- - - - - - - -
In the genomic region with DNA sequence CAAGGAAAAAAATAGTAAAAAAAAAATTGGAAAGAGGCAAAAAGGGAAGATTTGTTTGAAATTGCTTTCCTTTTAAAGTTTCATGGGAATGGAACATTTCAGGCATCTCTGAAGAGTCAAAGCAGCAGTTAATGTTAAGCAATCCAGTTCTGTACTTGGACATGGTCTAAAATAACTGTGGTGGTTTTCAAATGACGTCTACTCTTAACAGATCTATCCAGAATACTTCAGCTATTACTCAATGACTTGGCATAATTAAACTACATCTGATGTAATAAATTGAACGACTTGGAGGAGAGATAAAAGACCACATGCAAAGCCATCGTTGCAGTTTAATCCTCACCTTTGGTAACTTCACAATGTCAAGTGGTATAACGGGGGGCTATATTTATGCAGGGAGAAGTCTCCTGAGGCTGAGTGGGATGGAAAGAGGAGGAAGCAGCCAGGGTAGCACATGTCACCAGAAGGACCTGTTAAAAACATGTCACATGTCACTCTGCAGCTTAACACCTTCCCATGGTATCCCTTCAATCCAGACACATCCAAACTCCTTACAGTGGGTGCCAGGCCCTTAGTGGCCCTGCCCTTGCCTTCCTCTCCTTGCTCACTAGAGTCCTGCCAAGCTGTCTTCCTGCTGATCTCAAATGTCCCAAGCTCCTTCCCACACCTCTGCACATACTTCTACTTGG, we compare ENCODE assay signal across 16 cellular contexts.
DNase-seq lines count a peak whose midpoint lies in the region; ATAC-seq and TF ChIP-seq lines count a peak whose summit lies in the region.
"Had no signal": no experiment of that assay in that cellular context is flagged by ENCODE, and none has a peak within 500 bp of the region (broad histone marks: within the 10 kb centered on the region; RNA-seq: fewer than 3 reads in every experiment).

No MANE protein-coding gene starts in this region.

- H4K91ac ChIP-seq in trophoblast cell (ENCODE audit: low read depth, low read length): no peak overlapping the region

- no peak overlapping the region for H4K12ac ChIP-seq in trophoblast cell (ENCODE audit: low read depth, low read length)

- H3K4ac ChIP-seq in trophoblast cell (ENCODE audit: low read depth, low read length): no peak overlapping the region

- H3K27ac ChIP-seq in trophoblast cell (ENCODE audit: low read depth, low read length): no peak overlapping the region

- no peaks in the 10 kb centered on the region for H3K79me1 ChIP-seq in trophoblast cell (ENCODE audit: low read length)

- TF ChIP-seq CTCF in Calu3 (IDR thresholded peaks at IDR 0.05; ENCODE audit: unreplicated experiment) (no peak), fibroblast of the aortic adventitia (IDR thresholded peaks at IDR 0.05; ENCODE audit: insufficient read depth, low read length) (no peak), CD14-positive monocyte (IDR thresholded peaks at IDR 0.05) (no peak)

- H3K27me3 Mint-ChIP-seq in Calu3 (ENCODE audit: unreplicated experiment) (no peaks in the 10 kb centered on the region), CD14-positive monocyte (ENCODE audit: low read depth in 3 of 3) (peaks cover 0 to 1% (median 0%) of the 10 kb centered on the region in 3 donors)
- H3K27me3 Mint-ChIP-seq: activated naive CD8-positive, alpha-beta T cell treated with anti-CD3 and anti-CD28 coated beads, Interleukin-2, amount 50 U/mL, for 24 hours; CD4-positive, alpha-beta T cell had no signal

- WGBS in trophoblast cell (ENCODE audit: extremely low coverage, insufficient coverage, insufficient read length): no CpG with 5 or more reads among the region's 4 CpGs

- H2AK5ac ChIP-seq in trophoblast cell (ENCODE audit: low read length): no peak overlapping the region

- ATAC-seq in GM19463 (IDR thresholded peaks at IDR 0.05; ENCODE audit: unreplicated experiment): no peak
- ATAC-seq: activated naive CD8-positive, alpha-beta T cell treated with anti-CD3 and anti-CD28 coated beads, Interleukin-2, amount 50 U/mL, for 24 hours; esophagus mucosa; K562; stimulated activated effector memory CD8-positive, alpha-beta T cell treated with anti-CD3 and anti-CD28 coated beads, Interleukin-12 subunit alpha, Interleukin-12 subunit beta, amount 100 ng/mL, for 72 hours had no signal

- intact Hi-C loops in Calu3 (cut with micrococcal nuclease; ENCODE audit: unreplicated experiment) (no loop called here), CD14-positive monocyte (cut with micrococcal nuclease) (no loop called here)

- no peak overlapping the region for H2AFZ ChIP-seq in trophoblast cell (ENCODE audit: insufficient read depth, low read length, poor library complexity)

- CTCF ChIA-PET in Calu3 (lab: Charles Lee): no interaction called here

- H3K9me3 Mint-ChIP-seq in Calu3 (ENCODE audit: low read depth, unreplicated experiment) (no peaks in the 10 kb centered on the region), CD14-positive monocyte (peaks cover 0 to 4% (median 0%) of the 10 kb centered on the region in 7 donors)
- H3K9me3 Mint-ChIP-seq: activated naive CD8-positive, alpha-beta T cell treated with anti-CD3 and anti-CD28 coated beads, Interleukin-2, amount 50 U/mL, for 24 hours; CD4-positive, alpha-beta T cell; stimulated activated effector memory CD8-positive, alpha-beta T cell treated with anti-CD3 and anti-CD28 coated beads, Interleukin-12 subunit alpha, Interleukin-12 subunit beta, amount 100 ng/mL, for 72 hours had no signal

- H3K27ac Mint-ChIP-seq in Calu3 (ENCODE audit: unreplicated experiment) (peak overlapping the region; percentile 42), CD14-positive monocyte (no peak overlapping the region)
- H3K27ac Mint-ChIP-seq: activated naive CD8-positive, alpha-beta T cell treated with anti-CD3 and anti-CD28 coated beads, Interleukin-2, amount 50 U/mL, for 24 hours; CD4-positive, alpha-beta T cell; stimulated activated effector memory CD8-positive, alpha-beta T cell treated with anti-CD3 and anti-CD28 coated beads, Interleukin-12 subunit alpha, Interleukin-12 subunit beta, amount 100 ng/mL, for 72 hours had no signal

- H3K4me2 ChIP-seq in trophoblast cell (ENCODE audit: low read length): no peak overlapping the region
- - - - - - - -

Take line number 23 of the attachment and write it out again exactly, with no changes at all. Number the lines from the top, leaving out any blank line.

- H3K27ac Mint-ChIP-seq: activated naive CD8-positive, alpha-beta T cell treated with anti-CD3 and anti-CD28 coated beads, Interleukin-2, amount 50 U/mL, for 24 hours; CD4-positive, alpha-beta T cell; stimulated activated effector memory CD8-positive, alpha-beta T cell treated with anti-CD3 and anti-CD28 coated beads, Interleukin-12 subunit alpha, Interleukin-12 subunit beta, amount 100 ng/mL, for 72 hours had no signal